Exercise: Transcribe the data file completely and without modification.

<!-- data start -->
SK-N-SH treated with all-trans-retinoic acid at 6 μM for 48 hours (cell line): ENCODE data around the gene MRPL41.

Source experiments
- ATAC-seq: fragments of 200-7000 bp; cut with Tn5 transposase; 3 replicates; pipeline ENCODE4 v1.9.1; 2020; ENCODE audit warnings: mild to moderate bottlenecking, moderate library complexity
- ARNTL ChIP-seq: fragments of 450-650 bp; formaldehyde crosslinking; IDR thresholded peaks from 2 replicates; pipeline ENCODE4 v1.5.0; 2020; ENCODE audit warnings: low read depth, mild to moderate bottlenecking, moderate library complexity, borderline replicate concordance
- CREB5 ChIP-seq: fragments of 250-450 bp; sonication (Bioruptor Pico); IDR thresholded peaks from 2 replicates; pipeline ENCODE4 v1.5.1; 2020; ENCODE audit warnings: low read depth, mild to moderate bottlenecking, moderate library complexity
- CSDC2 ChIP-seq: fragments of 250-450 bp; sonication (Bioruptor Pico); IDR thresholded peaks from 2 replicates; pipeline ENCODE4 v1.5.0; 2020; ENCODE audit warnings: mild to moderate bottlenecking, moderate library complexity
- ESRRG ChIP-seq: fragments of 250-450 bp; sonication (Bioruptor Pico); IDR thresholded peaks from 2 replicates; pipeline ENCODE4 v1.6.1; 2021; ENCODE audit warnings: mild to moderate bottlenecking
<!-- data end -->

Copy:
SK-N-SH treated with all-trans-retinoic acid at 6 μM for 48 hours (cell line): ENCODE data around the gene MRPL41.

Source experiments
- ATAC-seq: fragments of 200-7000 bp; cut with Tn5 transposase; 3 replicates; pipeline ENCODE4 v1.9.1; 2020; ENCODE audit warnings: mild to moderate bottlenecking, moderate library complexity
- ARNTL ChIP-seq: fragments of 450-650 bp; formaldehyde crosslinking; IDR thresholded peaks from 2 replicates; pipeline ENCODE4 v1.5.0; 2020; ENCODE audit warnings: low read depth, mild to moderate bottlenecking, moderate library complexity, borderline replicate concordance
- CREB5 ChIP-seq: fragments of 250-450 bp; sonication (Bioruptor Pico); IDR thresholded peaks from 2 replicates; pipeline ENCODE4 v1.5.1; 2020; ENCODE audit warnings: low read depth, mild to moderate bottlenecking, moderate library complexity
- CSDC2 ChIP-seq: fragments of 250-450 bp; sonication (Bioruptor Pico); IDR thresholded peaks from 2 replicates; pipeline ENCODE4 v1.5.0; 2020; ENCODE audit warnings: mild to moderate bottlenecking, moderate library complexity
- ESRRG ChIP-seq: fragments of 250-450 bp; sonication (Bioruptor Pico); IDR thresholded peaks from 2 replicates; pipeline ENCODE4 v1.6.1; 2021; ENCODE audit warnings: mild to moderate bottlenecking